Inaugural sales at four studs were a highlight of a challenging yearling bull sales season.
Average prices were softer than last year, mainly because of the difficulties facing dairy farmers, the main buying group for young bulls.
But the pool of sellers was enhanced by four new entrants across a range of breeds.
Vermont Angus of Alford Forest in Canterbury offered 27 AngusPro bulls at the end of September, with Kim and Russell Berquist selling 25 for an average of $2684. The top priced bull was sold to Leefield Station for $6000.
Shane Tahu’s Eclipse Charolais in Himatangi, Manawatū, put forward nine yearlings, which all sold at an average of $3300. Rosemount Charolais paid a top price of $6000 at the sale.
The first of two new Hereford sellers, Bluff Herefords of Glenbrook in Auckland, sold all 59 yearlings for an average price of $2500, the best of which made $3700 for owners Phillip Jackson and Kirstine Lereculey.
Hoobee Herefords of Whenuakite sold 11 bulls at its sale, at an average of $3801. The best was sold for $5500.
The wet spring didn’t appear to have a major effect on condition, but the economic climate saw purchasers and breeders take a more conservative approach this season.
Tighter budgets meant some purchasers looked to spread their investment in bull numbers over a longer period.
The expectation of a bull being able to perform across more than one season has continued to factor into purchasing decisions, with some asking what this may mean for the two-year-old bull sales ahead.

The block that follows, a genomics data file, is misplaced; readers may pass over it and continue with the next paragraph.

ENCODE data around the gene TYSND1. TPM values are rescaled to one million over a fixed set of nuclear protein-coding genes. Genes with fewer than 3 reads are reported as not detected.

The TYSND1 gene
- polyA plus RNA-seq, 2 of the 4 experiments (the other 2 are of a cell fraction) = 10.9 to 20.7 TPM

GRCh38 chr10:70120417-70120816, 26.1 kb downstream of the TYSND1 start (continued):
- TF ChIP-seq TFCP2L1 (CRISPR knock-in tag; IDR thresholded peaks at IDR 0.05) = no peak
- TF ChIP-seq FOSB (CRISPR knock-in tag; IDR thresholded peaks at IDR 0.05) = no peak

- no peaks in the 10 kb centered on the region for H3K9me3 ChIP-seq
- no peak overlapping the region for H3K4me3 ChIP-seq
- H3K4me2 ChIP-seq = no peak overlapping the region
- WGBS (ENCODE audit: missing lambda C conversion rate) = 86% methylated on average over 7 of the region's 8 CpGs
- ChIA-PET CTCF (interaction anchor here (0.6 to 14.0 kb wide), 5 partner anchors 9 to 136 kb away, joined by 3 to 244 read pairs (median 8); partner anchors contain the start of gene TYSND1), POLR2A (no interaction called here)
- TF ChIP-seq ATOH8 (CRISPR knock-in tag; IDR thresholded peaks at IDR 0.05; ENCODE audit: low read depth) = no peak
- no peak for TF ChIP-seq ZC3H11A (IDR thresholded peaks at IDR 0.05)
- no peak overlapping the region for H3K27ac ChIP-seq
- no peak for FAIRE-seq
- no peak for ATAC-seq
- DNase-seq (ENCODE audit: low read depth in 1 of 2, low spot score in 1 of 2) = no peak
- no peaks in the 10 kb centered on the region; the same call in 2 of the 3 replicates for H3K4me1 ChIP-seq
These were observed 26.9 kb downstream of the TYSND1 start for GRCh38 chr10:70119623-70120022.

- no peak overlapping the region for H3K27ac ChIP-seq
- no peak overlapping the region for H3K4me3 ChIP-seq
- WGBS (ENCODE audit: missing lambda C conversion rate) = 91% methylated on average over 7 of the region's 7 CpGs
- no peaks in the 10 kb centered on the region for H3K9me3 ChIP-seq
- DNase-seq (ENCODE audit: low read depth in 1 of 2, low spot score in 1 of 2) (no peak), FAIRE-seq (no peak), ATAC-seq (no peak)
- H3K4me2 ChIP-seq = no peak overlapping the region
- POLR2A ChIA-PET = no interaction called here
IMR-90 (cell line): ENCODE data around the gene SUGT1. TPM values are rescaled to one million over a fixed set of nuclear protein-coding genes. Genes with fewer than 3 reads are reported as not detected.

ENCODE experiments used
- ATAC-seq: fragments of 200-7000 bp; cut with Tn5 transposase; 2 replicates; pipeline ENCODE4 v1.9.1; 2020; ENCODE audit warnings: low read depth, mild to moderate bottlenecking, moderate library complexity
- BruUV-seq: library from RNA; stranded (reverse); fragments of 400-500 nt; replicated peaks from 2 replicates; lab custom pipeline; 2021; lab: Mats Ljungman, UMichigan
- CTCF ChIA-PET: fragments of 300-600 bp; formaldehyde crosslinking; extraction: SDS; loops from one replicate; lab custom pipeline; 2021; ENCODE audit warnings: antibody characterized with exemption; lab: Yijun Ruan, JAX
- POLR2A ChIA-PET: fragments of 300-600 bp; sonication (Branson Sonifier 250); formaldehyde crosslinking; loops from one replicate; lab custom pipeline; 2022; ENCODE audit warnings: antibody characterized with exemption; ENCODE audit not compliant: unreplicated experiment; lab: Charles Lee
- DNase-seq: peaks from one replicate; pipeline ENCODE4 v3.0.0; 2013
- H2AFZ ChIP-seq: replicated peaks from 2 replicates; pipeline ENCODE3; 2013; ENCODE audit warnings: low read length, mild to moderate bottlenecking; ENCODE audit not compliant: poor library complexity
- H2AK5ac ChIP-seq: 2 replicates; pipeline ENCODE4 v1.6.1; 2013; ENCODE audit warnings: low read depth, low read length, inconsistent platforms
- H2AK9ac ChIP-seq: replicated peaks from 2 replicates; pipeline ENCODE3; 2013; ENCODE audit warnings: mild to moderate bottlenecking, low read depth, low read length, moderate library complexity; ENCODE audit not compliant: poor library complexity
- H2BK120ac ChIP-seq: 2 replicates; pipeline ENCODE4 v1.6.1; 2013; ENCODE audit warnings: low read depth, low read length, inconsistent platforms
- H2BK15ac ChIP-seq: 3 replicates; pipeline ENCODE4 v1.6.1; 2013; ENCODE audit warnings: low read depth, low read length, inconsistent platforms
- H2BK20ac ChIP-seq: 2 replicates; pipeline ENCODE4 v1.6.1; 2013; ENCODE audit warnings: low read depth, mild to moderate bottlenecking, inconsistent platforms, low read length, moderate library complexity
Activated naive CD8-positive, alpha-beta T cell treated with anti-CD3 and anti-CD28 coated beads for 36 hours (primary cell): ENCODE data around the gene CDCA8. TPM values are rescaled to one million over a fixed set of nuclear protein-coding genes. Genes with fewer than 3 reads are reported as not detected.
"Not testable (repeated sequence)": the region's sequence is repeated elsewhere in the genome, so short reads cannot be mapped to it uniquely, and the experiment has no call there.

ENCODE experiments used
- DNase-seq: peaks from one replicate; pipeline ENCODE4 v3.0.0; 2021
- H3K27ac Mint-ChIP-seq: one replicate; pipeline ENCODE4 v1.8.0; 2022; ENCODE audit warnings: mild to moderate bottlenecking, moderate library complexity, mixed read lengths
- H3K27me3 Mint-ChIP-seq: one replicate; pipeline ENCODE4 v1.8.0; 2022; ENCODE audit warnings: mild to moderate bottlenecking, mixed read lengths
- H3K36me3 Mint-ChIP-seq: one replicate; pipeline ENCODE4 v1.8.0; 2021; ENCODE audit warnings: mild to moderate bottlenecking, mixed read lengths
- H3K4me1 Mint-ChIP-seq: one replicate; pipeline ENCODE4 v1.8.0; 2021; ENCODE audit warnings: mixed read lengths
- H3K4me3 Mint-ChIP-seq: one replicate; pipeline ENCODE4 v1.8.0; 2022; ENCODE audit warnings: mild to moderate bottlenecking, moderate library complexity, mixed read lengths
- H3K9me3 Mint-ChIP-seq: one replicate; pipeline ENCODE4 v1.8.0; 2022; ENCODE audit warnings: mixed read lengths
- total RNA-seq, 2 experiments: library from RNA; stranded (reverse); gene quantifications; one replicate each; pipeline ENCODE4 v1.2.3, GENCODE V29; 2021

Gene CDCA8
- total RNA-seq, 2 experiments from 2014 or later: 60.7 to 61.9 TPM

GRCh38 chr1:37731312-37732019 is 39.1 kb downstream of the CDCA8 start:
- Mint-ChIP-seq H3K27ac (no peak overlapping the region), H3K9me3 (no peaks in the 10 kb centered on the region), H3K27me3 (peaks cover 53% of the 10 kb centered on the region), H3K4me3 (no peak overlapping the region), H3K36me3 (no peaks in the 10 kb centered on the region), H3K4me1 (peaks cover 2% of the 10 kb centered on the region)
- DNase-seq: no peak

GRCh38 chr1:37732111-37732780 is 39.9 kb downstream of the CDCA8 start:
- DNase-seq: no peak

EBVs for calving ease and growth were key to purchasing decisions for those in dairying.
Regulation requirements, along with some dairy farmers seeking additional revenue streams, mean that producing a saleable calf that is able to get off the ground and achieve weaning weight quickly has become an integral part of their business focus.
A record $41,000 was paid for an Angus yearling bull, Twin Oaks T019, at the Twin Oaks Calving Ease Angus sale for Roger and Susan Hayward, at Waipapa station, Te Akau, Waikato.
The buyer, on bidr, was Craig Davie-Martin, a Northland breeder of calving ease Angus genetics under the trading name MVP Ag, Waiotira.
Davie-Martin said the yearling bull by Australian-bred Millah Murrah Paratrooper has excellent calving ease direct (CED), gestation length, birthweight and growth figures, plus very good body depth and thickness right through.
MVP already has a Paratrooper half-brother bought last year that has been performing very well.
Mahuta Polled Hereford at Glen Murray in northern Waikato sold Mahuta Skywalker 2034 to Koanui Herefords, Havelock North, for $23,500. Mahuta had 69 bulls in the offering and sold 66 with an average of $3700.
Notable early season sales included Multiple Steak of Origin award-winning Northland Angus stud Te Atarangi, which had an average price of $3457 for 112 sold out of 117 offered.
This was down $300 on last year but vendor Chris Biddles said that was totally understandable given current farming conditions and confidence.
“Only a handful of bulls sold under what it costs to produce them, given the investment we make to produce a safe calving-ease product,” Biddles said.
Top price was $9200 paid for lot 12, Te Atarangi Wheta T020 by Robin, Jacqueline and Zarrah Blackwell at Mangaotea Stud, Inglewood.
Argyle Angus, Kaikohe, had a full clearance of 31 yearling bulls, averaged $3400, and had a top price of $6700.
Piquet Hill Farms Angus, northern Waikato, sold 28 of 33 and averaged $2596 with a top of $4500.
To begin the Hereford sales, Waimaire and Otengi studs in the Shepherd family, Kaeo, Northland, sold 41 of 61, averaged $2700 and had a top price of $5200 for lot 35, Otengi Echuca 415, paid by the Beard family, Kaitaia.